Forgiveness is a virtue seemingly exclusive to the black collective. I say this because, despite the depth of systemic oppression, many blacks remain dedicated to looking past this truth in favor of an optimism that borders oblivion. While beautiful and reflective of a humble spirit—forgiveness has proved much more harmful than helpful. I also can’t help but wonder if this behavior is forgiveness at all, or just a desperate attempt to believe something we wish to be true.
Black women want to believe in Beyonce. And to our defense, she does deserve some praise. Superstar Rihanna has yet to say anything pertaining to the contemporary manifestations that mirror traditional treatment of black bodies. This is not accidental, as Rihanna, although a black woman, seems to appeal more to those outside the black diaspora. Beyonce has always led a strong black female following, the same black females who have lost their sons, brothers, and fathers in the fire of white male supremacy. Thus, her contribution, while small, works strategically. The Grammy’s illustrates Beyonce as losing the battle but winning the war. Losing to Adele depicts Beyonce as bearing the necessary sacrifice to not only maintain her fan base but to award her racial credibility and thereby deepen fan affinity for her.
Beyonce, a black woman who gained fame and international stardom for her fair skin, blonde weave, and jezebel-like performances, personifies the height of white male imagination. She embodies what many black women wish they were, conventionally beautiful with full features, fair skin, a curvy yet slim body, an accent that is slight enough to suggest a humble sweetness but a work persona that screams boss. She’s a wife, a mother, businesswoman and all-around superwoman. But she is a fantasy.
While some blacks praise a God who looks like their former slave masters, other praise Beyonce, a woman who while black, portrayals European aesthetics as the height of black female beauty. Many seem to have forgotten that not long ago Beyonce referenced racism as “in her father’s time,” as if it is not racism that fuels her success let alone existence in a still predominately white male industry. It is easy to praise Beyonce for her loss, despite her ability to perform and prove victorious in smaller categories. If we praise Beyonce for her loss, it is easy to overlook that a more dynamic and culturally aware performer would not be afforded Beyonce’s platform, because their authenticity would inspire in a way that Beyonce never could.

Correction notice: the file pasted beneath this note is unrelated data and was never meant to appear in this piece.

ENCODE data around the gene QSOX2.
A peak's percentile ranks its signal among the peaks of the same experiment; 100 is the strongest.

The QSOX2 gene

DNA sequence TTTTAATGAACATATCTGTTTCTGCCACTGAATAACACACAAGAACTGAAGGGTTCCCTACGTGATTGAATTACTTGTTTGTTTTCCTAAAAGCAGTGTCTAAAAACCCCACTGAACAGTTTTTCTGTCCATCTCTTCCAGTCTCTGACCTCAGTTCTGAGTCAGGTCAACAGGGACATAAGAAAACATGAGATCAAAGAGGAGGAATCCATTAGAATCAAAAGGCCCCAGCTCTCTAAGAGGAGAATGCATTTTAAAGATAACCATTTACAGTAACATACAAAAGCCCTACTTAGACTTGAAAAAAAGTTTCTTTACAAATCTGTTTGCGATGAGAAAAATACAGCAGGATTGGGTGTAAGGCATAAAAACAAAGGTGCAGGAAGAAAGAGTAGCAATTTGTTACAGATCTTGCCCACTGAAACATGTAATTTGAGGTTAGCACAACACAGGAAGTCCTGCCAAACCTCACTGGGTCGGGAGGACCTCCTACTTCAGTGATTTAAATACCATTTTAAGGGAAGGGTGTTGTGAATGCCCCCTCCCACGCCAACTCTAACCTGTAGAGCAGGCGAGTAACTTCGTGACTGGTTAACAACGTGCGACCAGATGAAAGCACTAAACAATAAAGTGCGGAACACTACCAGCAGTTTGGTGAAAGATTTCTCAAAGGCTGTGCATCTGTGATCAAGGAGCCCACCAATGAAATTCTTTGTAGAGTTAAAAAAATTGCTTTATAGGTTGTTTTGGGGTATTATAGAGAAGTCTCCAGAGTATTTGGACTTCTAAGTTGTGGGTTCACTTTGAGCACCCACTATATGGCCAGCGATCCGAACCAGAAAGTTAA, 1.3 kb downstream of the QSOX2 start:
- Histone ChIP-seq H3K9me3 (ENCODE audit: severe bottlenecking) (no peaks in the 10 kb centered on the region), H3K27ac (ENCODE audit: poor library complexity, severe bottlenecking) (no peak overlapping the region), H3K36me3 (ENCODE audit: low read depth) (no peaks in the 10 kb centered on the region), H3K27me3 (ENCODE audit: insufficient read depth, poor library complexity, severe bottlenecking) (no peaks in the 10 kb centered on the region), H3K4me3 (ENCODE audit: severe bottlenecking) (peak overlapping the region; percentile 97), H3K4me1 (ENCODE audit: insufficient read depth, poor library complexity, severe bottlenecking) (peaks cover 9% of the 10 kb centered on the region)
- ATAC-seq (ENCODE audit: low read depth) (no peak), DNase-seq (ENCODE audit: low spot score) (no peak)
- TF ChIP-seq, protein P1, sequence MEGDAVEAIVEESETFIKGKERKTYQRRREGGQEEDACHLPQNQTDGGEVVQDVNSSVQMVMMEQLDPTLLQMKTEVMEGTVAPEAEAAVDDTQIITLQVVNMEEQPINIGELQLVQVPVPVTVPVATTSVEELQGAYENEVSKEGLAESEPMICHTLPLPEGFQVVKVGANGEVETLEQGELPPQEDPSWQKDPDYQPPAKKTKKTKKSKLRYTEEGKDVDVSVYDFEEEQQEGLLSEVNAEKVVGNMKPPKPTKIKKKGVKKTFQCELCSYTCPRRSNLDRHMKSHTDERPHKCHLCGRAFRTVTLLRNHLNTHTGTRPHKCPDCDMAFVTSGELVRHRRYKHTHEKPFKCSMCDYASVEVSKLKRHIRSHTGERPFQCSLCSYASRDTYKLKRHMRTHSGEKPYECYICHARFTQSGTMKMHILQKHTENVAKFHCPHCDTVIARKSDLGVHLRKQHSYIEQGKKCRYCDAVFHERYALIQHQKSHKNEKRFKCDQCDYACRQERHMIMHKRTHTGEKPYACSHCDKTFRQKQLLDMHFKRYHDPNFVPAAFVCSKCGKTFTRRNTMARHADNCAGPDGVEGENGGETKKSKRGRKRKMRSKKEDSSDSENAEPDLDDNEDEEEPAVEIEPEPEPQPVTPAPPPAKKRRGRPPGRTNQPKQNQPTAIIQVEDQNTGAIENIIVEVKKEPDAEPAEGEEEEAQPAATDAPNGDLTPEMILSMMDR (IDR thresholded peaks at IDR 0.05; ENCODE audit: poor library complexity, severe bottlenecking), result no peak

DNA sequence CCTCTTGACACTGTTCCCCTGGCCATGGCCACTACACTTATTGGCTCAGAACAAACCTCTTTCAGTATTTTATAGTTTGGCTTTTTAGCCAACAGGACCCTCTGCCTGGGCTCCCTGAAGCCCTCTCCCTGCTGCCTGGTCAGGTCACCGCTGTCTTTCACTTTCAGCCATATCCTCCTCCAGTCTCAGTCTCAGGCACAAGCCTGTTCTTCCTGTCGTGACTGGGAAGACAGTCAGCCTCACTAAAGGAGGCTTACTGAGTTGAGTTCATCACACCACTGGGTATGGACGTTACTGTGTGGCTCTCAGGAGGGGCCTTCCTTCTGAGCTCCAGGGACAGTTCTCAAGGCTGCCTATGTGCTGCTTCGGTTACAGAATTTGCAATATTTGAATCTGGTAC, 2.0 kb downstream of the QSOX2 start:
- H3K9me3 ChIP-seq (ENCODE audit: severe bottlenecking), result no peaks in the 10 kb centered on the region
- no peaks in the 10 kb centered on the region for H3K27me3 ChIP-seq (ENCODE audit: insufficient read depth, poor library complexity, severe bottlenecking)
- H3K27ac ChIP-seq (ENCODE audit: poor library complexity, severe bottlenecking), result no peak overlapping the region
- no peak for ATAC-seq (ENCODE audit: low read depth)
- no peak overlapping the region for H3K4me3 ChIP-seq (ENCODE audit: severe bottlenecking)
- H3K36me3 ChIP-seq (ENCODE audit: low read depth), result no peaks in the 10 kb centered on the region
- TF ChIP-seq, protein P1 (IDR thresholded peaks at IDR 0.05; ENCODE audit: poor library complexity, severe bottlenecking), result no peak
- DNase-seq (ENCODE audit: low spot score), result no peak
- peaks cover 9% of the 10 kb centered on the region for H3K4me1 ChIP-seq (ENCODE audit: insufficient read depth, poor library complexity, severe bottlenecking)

Beyonce exists as a means to control the black female demographic. For example, I can not help but notice that weaves became a more versatile and a more prominent tool in black female hair styling as Beyonce’s popularity grew. The desire for long, full, hair personifies what I like to call the “Beyonce effect,” an effect mirrored in every popular black female image from reality stars to singers. Beyonce’s power manifests in her ability to generate styles and standards of beauty, and in her losses and wins.
I feel compelled to mention that I reference Beyonce as a brand and not an individual, as the chief component of Beyonce’s popularity is that she encompasses a larger than life figure– a human canvass of desirability curated by white male imagination. Beyonce becomes a figure of influence due to a black female collective that largely exists vicariously through their blonde-haired heroine. Beyonce personifies what many black females think black female perfection is. As a physical manifestation of black female thought, Beyonce acts as a pawn to dictate what we do. Carter B. Woodson conveyed the following excerpt from The Miseducation of the Negro:
If you can control a man’s thinking you do not have to worry about his action. When you determine what a man shall think you do not have to concern yourself about what he will do. If you make a man feel that he is inferior, you do not have to compel him to accept an inferior status, for he will seek it himself. If you make a man think that he is justly an outcast, you do not have to order him to the back door. He will go without being told; and if there is no back door, his very nature will demand one.